Saigon, Les Hommes Approximatifs, France, d: Caroline Guiela Nguyen (photo: Zsolt Eöri Szabó)

ZsSz: I also felt this in-between state during both productions. That is one reason why it was interesting when the actors at the talkback session following Saigon spoke positively about their dual identity, which of course may be attributed to the success of the performance, too. Anyway, France, where this production came from, has a several-hundred-year-old tradition of multiculturalism. Yet, even there, mixed language performances are – or at least that is what I presume – still a curiosity, and typical of experimental theatres mainly. The increasingly popular physical theatres, though, have ab ovo superseded verbality. Presented by João Garcia Miguel & Teatro Ibérico from Lisboa, Garcia Lorca’s play, The House of Bernarda Alba, which is known to bring into view the dramatic character of Spanish mentality, has been special in this respect, too. Interestingly, this Portuguese- and English-language production, in which the title character and her housekeeper are both played by male actors and there are only two in the cast for the sisters, retains its original ethnic nature. Moreover, and to our surprise, this nature is enhanced when the director has the English actor introduce the story by an ancient Japanese creation myth, that is an epic prologue, which then turns out but to serve the interpretation of the drama.

F. Garcia Lorca: The House of Bernarda Alba, Companhia João Garcia Miguel, d: João Garcia Miguel (photo: Zsolt Eöri Szabó)

ÁP: Of course, the basis for success here is an excellent drama, which can even withstand that the characters’ innermost passions be conveyed in a completely abstract space by physical theatre tools. The Idiot is also based on a masterpiece which remains intact from even such a cut-back interpretation as for example director Andrzej Wajda’s two-character play in Krakow, with Myshkin and Rogozhin over the body of Nastasya Filippovna. Nonetheless, Jókai Theatre in Komarno, Slovakia (d: Huba Martin), essentially put the entire, even if somewhat slimmed down, plot on stage, ignoring Dostoevsky’s recommendation that in dramatizing a novel it is actually worth creating a new piece, either by carrying through the initial idea or highlighting a particular episode[5]. In this case, however, I think the director was right when, in knowledge of the capabilities of the company and that it had two accomplished actors suitable for the role of Myshkin and Rogozhin, he set out to create such a production as is able to introduce the spectator who is just getting acquainted with Dostoevsky to the world of the novel and the theatre at the same time.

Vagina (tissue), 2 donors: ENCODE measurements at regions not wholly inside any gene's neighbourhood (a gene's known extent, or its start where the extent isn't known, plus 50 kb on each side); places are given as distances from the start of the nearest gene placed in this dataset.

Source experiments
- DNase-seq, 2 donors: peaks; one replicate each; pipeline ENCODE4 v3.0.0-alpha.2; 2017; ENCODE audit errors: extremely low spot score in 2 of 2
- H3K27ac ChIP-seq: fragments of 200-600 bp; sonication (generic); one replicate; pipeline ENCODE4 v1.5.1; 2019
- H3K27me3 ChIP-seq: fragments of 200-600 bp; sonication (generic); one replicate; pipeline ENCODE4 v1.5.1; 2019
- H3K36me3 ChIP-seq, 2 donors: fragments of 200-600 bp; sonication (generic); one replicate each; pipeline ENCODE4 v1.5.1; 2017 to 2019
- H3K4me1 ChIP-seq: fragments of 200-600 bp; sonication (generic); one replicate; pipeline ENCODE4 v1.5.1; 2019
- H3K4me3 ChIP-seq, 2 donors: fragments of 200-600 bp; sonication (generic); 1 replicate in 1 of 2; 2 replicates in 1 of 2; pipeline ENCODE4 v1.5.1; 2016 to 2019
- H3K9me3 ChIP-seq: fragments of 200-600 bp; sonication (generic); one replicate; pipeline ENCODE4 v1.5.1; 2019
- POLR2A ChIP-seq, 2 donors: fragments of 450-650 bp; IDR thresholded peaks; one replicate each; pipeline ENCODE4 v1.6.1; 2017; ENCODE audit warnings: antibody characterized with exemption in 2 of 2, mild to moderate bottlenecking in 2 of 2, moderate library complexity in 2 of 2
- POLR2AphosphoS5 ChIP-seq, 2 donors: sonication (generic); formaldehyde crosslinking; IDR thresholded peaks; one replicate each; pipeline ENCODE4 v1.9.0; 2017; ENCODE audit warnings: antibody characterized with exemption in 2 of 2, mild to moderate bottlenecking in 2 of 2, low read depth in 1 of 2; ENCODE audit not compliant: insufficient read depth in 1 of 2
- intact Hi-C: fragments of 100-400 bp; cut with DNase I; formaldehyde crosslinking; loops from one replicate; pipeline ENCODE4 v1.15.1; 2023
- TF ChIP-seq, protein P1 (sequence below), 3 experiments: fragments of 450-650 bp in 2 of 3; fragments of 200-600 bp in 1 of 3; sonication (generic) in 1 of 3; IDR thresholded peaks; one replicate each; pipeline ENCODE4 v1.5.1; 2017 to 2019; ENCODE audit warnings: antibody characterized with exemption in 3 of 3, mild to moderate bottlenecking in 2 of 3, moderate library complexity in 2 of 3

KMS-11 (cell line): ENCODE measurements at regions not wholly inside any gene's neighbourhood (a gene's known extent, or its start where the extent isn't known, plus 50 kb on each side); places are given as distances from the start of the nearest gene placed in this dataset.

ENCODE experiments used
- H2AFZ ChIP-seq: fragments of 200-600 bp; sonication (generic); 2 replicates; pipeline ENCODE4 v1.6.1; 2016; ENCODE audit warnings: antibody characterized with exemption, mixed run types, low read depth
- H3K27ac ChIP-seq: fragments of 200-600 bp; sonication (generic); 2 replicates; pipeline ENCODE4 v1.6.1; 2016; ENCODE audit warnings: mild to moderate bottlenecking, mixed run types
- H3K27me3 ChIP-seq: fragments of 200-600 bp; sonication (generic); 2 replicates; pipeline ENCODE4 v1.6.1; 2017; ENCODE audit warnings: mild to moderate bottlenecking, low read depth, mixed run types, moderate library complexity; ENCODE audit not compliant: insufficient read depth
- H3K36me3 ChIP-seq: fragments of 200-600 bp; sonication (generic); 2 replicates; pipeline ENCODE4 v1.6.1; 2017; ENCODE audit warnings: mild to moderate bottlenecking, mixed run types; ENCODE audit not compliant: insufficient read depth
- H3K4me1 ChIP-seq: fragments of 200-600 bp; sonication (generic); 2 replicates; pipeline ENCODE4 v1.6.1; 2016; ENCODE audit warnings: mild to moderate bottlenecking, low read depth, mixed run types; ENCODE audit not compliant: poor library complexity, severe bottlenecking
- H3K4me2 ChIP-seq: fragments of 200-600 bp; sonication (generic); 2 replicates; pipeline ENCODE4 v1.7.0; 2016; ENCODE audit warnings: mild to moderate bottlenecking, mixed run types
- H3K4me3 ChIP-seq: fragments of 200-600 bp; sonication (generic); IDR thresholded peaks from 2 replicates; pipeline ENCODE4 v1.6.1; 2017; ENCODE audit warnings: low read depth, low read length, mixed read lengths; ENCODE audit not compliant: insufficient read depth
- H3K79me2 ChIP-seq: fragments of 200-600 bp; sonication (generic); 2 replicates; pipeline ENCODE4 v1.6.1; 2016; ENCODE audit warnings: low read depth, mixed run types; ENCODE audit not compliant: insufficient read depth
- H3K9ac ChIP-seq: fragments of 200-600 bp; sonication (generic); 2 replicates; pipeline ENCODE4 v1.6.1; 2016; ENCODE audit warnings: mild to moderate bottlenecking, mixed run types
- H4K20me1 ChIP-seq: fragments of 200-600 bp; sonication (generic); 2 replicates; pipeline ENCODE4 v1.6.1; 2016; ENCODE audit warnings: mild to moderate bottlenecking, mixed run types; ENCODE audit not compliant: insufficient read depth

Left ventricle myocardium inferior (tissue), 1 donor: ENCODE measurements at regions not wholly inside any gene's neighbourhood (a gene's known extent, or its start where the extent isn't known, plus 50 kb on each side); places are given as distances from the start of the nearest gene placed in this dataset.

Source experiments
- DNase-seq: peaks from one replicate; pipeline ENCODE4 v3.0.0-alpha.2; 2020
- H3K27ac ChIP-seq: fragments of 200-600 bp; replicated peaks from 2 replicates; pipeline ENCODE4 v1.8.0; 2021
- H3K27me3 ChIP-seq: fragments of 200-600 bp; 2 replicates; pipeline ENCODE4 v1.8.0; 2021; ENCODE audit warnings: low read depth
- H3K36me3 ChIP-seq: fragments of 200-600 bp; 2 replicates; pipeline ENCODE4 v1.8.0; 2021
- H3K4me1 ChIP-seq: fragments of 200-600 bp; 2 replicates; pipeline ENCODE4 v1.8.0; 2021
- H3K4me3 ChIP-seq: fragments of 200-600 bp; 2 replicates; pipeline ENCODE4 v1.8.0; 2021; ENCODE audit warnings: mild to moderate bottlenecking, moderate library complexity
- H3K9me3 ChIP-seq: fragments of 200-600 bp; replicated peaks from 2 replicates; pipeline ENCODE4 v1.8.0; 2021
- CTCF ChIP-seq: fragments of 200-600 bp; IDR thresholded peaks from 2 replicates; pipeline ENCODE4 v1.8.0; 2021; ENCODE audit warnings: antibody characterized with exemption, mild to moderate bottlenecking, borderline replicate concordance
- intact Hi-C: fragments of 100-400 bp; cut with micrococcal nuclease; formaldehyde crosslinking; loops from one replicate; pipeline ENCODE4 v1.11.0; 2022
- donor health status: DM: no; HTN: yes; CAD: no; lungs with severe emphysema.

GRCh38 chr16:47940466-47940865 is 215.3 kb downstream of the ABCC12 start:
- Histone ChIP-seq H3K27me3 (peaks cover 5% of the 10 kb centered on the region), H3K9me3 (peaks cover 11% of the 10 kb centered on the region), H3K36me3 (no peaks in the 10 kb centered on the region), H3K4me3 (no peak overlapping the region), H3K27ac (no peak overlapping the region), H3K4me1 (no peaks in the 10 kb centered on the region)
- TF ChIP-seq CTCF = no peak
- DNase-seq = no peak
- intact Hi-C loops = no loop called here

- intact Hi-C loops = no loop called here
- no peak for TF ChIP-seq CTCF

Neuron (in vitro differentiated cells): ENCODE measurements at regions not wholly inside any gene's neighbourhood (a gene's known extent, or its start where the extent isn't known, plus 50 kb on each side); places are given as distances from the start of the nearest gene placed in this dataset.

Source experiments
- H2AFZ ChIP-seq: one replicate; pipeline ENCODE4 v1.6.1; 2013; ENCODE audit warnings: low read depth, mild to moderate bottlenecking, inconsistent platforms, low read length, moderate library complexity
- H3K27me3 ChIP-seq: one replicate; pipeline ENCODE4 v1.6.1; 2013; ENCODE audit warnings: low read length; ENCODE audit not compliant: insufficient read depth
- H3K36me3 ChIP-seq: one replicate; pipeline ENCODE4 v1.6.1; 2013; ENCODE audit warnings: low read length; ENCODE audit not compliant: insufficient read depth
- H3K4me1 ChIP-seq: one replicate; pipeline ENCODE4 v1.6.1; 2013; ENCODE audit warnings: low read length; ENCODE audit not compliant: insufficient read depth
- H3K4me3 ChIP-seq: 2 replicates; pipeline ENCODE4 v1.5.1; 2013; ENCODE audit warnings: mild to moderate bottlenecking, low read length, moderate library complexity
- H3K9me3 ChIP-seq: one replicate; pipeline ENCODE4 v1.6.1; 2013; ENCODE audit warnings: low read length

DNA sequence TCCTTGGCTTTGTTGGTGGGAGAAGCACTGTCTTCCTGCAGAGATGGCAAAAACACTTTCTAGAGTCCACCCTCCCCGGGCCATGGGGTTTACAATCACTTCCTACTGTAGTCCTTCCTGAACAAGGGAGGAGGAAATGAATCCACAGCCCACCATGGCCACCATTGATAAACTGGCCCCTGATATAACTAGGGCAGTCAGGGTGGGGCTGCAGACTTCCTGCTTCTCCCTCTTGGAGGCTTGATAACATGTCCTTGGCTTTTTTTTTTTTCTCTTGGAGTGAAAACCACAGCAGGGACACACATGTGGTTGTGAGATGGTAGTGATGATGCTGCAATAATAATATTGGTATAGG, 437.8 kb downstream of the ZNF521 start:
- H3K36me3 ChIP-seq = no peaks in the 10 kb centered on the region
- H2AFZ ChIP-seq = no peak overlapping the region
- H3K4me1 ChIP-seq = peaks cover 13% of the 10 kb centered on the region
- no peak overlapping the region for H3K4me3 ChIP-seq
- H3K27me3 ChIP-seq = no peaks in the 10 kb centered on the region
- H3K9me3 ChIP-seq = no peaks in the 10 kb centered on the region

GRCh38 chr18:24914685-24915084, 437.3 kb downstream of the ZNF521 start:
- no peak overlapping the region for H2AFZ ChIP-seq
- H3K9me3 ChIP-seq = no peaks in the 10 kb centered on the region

F. M. Dostoevsky: The Idiot, Jókai Theatre in Komarno, d: Martin Huba
(photo: Révész Rebeka, source:

ZsSz: It is not only the problem of dramatic quality which arises in the case of narrative texts – novels and short stories. I think it is much more a question of what kind of theatricality it is which can breathe life into these texts, and how these figures can make it from page to stage. An example of this dilemma at MITEM 2019 was Sons of a Bitch directed by Eimuntas Nekrošius, who passed away last year. This world-famous Lithuanian director is notable exactly for creating a whole new stage language in his home country through the concrete, and at once symbolic use of ancient elements and objects. The selected postmodern novel, in the making for 20 years before the regime change, is not yet available in Hungarian. Still, the focus of the production – so abundant in texts – emerges clearly: it is the self-image of the Lithuanian people, the historical background of its identity as well as the pagan and Christian roots of its faith. Nevertheless, no matter how much we are accustomed to the form of narration represented here by Karvelis, the ringer (Darius Meškauskas), who holds together the threads of the story and their symbolic imagery, this magic trick was hard for the Hungarian viewer to decode. The director of the production Morituri te salutant by Ivan Franko National Academic Drama Theatre, Kiev, Ukraine, also faced a tough nut to crack when he staged the best-known short stories of the Ukrainian national author, Vasyl Stefanyk. Ditro Bogomazov did not even make an attempt to create characters individualised in the dramatic sense of the fancifully poverty-stricken figures in the collection of short stories. He preferred to use the tools of stage animation, showcasing its entire arsenal. The actors moving about in the abstracted space, just like on the puppet stage, sometimes set into motion only one part of their body, sometimes join three persons to form one, sometimes act as singers or instrumental musicians to represent the collective Self, which or who emerges in the spectator’s consciousness by the end of the performance as, behold, here is the Ukrainian man, here is the national genius who comes out on top in the most impossible situations in life! The key to his success lies apparently in that every move he makes springs from the playfulness of homo ludens. As a viewer, I had the impression that professional and ethnic identity mutually reinforce each other and fully overlap in this production.

Saulius Šaltenis: Sons of a Bitch, Klaipeda Drama Theatre, d: Eimuntas Nekrošius (photo: D. Matvejev, source:
Vaszil Stefanik: Morituri Te Salutant, Ivan Franko National Academic Drama Theatre, d: Dmitro Bogomazov (photo: Zsolt Eöri Szabó)